NCGS in the News

High school yearbooks for research

Genealogist Carol DiPirro-Stipkovits found a photo of her uncle, Albert Rossow, in a 1946 North Tonawanda High School yearbook with some commentary that gave her a peek into his life as a young man.

Originally published in Niagara Gazette & Lockport Journal — 09/08/2019

Albert Rossow’s 1946 yearbook caption reads, “The US Marines have lost a husky fellow who was with them for two-and-a-half years. Having been on duty on a seagoing ship, this ex-Marine now looks forward to attending college and becoming a veterinarian.”

Paging through school yearbooks can make for laughable moments when we see awkward photos of ourselves but for genealogists, yearbooks can also be an important research tool as my Uncle Al’s caption proves.

When you consider that most research records begin with a birth certificate then hop to marriage, and voting, the childhood years are often lost to time. Researching in yearbooks can give us a peek into these important formative years First and foremost, yearbooks are able to put our ancestors in a time and place. Beyond that, they offer a variety of details we can’t get from traditional resources. Student profiles may include clubs or organizations they belonged to and may even provide insight into what they might have been like in terms of personality. If an ancestor is missing from a particular school’s yearbook around wartime, checking the military yearbooks or annuals might pick up their trail.

If you have an ancestor with a local business, yearbooks can be an unexpected resource. As they are rarely indexed, take your time perusing them to find useful pieces of information. I suggest looking at each name in the class pictures. These are the people they interacted with, forged bonds with and sometimes even married. You may even find a famous classmate!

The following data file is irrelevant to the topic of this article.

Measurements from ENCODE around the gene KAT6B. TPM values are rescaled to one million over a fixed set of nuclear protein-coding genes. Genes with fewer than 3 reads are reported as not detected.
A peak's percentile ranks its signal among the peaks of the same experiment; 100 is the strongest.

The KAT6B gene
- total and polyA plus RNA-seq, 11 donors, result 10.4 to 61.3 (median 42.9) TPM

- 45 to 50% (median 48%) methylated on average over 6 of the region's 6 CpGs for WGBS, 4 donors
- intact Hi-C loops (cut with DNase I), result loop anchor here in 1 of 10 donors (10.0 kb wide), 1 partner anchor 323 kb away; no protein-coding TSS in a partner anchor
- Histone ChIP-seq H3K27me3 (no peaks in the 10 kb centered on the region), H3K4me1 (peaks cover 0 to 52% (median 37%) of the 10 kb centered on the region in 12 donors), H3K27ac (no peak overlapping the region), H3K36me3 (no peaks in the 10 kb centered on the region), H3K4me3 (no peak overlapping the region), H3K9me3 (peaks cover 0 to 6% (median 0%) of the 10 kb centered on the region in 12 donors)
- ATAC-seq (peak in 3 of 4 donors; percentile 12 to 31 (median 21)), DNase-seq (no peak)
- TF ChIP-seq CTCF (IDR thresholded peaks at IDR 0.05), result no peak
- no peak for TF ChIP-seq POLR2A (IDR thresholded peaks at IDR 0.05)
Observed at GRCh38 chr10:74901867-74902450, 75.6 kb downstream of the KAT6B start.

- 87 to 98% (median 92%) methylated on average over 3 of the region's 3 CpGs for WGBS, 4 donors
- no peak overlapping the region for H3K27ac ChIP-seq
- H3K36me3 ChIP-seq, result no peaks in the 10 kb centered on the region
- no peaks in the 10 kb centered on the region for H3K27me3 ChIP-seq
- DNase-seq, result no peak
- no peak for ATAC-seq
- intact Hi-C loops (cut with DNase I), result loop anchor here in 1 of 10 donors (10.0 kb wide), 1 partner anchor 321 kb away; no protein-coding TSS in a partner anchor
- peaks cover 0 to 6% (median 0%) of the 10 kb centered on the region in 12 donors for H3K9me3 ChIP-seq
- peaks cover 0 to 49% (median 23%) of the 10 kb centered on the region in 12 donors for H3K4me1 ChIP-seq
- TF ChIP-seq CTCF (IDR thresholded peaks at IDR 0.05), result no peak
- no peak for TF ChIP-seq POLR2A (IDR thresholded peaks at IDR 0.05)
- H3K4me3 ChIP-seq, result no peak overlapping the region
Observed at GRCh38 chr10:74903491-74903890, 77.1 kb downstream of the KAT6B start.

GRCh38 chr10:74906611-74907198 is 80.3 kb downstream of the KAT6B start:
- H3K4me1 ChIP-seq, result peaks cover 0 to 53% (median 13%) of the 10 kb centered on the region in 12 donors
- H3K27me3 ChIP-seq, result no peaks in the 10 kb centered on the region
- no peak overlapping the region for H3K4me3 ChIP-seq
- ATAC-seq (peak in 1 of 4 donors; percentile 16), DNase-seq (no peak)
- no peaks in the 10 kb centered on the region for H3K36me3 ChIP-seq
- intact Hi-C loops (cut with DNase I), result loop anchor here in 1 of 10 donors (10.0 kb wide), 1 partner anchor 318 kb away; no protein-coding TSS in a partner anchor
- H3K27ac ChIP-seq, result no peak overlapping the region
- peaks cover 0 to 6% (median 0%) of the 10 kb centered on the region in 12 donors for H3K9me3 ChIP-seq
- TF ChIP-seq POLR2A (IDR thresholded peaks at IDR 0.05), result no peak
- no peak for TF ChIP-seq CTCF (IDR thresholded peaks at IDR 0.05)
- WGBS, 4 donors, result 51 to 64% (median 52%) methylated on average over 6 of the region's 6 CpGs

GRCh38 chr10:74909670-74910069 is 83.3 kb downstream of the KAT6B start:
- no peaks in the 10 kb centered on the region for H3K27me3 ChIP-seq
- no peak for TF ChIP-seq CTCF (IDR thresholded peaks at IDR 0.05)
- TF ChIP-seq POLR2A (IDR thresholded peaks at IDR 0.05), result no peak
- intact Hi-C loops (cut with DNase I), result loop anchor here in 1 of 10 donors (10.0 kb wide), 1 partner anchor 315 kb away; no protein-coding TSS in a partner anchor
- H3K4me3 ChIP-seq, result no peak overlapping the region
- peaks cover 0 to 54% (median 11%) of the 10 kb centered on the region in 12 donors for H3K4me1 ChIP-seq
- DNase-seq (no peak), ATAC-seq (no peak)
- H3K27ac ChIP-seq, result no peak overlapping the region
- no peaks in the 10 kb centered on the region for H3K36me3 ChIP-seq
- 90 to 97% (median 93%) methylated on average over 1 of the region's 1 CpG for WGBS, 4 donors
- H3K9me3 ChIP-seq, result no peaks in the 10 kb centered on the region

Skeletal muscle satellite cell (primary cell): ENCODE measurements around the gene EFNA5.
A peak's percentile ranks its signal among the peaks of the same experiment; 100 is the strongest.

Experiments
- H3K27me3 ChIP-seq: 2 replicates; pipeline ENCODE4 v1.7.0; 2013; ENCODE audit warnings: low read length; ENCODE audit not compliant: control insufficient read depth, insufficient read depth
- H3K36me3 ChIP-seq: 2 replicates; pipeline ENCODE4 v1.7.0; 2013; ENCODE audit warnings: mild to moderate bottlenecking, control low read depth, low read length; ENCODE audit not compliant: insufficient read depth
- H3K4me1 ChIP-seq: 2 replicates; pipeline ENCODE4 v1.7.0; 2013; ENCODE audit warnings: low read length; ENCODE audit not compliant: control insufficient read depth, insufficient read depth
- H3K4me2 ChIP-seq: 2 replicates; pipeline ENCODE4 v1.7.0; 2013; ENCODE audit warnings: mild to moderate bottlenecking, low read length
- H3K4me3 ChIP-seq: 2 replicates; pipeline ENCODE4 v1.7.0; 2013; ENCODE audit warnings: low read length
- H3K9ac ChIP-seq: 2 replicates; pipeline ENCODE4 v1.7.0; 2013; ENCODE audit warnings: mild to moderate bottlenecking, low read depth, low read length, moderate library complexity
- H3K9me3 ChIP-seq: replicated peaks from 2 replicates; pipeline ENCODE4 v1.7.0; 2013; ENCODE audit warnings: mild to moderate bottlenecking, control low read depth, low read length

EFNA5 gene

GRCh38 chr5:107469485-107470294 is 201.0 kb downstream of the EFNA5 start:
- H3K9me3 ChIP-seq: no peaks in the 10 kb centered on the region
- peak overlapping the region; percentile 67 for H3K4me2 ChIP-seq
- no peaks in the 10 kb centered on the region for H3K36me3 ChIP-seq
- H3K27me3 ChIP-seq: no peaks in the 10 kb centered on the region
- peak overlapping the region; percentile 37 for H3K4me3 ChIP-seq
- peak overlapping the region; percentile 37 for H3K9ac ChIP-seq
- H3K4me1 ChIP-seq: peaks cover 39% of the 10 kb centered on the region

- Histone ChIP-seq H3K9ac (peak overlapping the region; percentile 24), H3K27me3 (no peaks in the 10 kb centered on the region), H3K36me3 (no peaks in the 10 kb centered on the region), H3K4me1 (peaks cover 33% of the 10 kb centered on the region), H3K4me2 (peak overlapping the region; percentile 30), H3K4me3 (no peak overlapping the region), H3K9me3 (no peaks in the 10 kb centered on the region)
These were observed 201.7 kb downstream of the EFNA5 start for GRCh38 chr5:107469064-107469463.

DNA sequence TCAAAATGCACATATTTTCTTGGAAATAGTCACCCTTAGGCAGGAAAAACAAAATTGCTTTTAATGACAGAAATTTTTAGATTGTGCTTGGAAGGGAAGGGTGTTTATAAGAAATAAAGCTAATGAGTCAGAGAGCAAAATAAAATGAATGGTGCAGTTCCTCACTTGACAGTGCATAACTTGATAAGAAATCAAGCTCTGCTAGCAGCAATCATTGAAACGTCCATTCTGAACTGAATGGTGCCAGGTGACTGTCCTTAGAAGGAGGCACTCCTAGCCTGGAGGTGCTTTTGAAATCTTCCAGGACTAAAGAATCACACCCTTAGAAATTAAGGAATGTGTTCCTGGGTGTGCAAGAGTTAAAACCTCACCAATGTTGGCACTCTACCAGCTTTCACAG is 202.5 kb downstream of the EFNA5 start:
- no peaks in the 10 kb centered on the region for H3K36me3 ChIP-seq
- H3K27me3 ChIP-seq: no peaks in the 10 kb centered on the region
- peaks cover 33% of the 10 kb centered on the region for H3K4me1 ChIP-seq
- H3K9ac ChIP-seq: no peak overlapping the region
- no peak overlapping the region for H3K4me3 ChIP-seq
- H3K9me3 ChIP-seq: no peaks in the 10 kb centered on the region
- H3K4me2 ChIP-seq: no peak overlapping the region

The Niagara County Genealogy Society library at 215 Niagara St., in Lockport has many. Thousands of yearbooks are available online as well. Many yearbook sites have been created to help facilitate class reunions, but they can help genealogists too. One such site is and while they offer subscription services, you can look through all of their online yearbooks for free. Sign up for a free account then click the “Browse Yearbooks” button along the bottom of the page.

Other free sites are which is completely free to search and view. By searching “yearbook”, you can peruse the 225 plus results or add other keywords to narrow it down. (ex. New York, college) is a favorite for so many genealogical searches and completely free. Just type “yearbook” in the search bar to pull up over 20,000 results. A private, but free, website is the National Yearbook Project at Yearbook. A list of US states runs down the left side, which, when clicked, will take you to that state’s page, listing school yearbooks available online by county.

As far as paid sites, my favorite is which has a collection of 51,000 yearbooks scanned, indexed and searchable online. Searching is free but you will need a membership to peruse the results. Family History Centers and local libraries often have free access on-site. Additionally, Ancestry will offer free access weekends throughout the year so keep a research list on hand to make the most of them.

Yearbooks are one of those “home” sources which many people don’t think of as a family history resource yet they provide us with a fascinating perspective on our ancestors’ lives and serve as important documents of social history.

If you have yearbooks to donate, contact me at

Carol DiPirro-Stipkovits is the President of the Niagara County Genealogical Society, a guest lecturer and a member of the National Genealogical Society.

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